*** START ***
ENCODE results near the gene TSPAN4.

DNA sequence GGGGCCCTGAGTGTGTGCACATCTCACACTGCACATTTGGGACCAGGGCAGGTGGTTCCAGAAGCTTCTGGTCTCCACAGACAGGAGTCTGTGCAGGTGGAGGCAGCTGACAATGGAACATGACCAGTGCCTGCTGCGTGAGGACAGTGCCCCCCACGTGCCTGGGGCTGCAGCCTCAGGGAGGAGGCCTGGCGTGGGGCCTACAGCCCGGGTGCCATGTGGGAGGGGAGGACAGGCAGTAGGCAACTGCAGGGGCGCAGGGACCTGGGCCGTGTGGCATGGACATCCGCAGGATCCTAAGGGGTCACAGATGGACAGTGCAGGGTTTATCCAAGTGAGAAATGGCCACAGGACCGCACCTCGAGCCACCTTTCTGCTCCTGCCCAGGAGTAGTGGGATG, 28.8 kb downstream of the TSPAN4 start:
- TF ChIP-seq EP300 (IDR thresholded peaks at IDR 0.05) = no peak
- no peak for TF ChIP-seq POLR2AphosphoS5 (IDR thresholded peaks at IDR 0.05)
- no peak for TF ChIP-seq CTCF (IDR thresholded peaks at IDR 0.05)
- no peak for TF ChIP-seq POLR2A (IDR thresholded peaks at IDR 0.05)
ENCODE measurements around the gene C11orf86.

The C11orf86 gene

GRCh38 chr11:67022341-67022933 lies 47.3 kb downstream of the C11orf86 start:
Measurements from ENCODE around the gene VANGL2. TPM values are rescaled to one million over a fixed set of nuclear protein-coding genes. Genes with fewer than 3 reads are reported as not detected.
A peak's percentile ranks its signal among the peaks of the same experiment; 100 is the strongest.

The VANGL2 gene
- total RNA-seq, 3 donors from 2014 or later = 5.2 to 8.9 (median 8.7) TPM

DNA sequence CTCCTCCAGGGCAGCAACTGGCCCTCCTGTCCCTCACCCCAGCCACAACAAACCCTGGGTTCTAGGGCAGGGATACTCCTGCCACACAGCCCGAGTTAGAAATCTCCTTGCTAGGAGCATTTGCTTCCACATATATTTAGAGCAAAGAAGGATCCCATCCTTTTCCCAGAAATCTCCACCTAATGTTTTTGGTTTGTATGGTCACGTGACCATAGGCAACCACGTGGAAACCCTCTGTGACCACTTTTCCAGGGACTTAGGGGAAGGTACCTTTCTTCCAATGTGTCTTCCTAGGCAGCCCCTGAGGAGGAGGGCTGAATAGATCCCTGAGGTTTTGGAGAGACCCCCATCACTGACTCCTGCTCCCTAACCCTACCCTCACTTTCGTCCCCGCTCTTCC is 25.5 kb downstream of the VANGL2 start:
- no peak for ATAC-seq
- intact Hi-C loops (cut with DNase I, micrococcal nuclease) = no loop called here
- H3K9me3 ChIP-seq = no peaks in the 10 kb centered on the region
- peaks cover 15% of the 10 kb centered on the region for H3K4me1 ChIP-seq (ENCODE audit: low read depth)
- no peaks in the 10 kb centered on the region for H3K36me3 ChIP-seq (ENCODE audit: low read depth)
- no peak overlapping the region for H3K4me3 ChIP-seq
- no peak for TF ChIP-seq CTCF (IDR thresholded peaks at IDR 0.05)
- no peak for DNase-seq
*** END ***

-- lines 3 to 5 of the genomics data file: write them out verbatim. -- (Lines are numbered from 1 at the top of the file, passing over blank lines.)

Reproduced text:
- TF ChIP-seq EP300 (IDR thresholded peaks at IDR 0.05) = no peak
- no peak for TF ChIP-seq POLR2AphosphoS5 (IDR thresholded peaks at IDR 0.05)
- no peak for TF ChIP-seq CTCF (IDR thresholded peaks at IDR 0.05)